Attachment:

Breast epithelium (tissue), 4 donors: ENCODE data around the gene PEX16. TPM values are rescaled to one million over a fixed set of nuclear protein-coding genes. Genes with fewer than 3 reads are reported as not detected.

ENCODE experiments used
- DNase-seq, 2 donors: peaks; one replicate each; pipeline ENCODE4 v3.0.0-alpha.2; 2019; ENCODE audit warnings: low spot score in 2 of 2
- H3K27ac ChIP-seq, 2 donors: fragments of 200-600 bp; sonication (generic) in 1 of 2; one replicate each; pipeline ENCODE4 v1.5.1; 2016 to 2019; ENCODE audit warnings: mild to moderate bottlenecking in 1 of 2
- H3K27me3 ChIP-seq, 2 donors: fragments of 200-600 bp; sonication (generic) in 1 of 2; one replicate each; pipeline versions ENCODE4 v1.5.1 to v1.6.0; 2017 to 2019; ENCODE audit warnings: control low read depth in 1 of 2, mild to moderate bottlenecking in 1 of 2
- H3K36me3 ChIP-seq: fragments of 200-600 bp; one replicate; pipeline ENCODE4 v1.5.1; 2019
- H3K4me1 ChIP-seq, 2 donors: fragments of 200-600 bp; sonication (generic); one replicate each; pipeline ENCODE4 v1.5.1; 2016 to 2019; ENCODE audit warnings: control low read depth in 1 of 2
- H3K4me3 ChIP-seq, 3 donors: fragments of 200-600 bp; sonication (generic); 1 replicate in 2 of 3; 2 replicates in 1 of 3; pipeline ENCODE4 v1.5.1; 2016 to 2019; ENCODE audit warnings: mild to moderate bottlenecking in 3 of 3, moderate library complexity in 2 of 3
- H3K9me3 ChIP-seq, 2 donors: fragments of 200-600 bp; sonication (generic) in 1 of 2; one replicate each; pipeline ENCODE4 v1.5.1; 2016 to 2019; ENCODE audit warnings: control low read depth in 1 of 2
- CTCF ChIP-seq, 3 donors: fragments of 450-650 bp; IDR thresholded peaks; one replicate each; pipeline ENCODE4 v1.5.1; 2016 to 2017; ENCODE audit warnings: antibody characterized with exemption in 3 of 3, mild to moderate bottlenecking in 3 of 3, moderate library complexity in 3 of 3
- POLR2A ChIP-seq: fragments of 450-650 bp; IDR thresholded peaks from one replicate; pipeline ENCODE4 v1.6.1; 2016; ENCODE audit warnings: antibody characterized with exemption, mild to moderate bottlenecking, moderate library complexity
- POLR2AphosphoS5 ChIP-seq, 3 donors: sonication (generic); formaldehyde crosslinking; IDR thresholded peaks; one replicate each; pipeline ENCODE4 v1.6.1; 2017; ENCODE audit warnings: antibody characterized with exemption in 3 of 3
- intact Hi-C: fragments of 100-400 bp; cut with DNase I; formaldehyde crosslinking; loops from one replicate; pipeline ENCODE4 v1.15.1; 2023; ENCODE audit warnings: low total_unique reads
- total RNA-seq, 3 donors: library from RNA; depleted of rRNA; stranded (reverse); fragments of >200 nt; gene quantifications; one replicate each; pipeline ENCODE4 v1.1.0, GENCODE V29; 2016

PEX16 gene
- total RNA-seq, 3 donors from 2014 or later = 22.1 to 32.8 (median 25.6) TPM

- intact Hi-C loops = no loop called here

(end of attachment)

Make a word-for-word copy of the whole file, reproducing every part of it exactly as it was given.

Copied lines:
Breast epithelium (tissue), 4 donors: ENCODE data around the gene PEX16. TPM values are rescaled to one million over a fixed set of nuclear protein-coding genes. Genes with fewer than 3 reads are reported as not detected.

ENCODE experiments used
- DNase-seq, 2 donors: peaks; one replicate each; pipeline ENCODE4 v3.0.0-alpha.2; 2019; ENCODE audit warnings: low spot score in 2 of 2
- H3K27ac ChIP-seq, 2 donors: fragments of 200-600 bp; sonication (generic) in 1 of 2; one replicate each; pipeline ENCODE4 v1.5.1; 2016 to 2019; ENCODE audit warnings: mild to moderate bottlenecking in 1 of 2
- H3K27me3 ChIP-seq, 2 donors: fragments of 200-600 bp; sonication (generic) in 1 of 2; one replicate each; pipeline versions ENCODE4 v1.5.1 to v1.6.0; 2017 to 2019; ENCODE audit warnings: control low read depth in 1 of 2, mild to moderate bottlenecking in 1 of 2
- H3K36me3 ChIP-seq: fragments of 200-600 bp; one replicate; pipeline ENCODE4 v1.5.1; 2019
- H3K4me1 ChIP-seq, 2 donors: fragments of 200-600 bp; sonication (generic); one replicate each; pipeline ENCODE4 v1.5.1; 2016 to 2019; ENCODE audit warnings: control low read depth in 1 of 2
- H3K4me3 ChIP-seq, 3 donors: fragments of 200-600 bp; sonication (generic); 1 replicate in 2 of 3; 2 replicates in 1 of 3; pipeline ENCODE4 v1.5.1; 2016 to 2019; ENCODE audit warnings: mild to moderate bottlenecking in 3 of 3, moderate library complexity in 2 of 3
- H3K9me3 ChIP-seq, 2 donors: fragments of 200-600 bp; sonication (generic) in 1 of 2; one replicate each; pipeline ENCODE4 v1.5.1; 2016 to 2019; ENCODE audit warnings: control low read depth in 1 of 2
- CTCF ChIP-seq, 3 donors: fragments of 450-650 bp; IDR thresholded peaks; one replicate each; pipeline ENCODE4 v1.5.1; 2016 to 2017; ENCODE audit warnings: antibody characterized with exemption in 3 of 3, mild to moderate bottlenecking in 3 of 3, moderate library complexity in 3 of 3
- POLR2A ChIP-seq: fragments of 450-650 bp; IDR thresholded peaks from one replicate; pipeline ENCODE4 v1.6.1; 2016; ENCODE audit warnings: antibody characterized with exemption, mild to moderate bottlenecking, moderate library complexity
- POLR2AphosphoS5 ChIP-seq, 3 donors: sonication (generic); formaldehyde crosslinking; IDR thresholded peaks; one replicate each; pipeline ENCODE4 v1.6.1; 2017; ENCODE audit warnings: antibody characterized with exemption in 3 of 3
- intact Hi-C: fragments of 100-400 bp; cut with DNase I; formaldehyde crosslinking; loops from one replicate; pipeline ENCODE4 v1.15.1; 2023; ENCODE audit warnings: low total_unique reads
- total RNA-seq, 3 donors: library from RNA; depleted of rRNA; stranded (reverse); fragments of >200 nt; gene quantifications; one replicate each; pipeline ENCODE4 v1.1.0, GENCODE V29; 2016

PEX16 gene
- total RNA-seq, 3 donors from 2014 or later = 22.1 to 32.8 (median 25.6) TPM

- intact Hi-C loops = no loop called here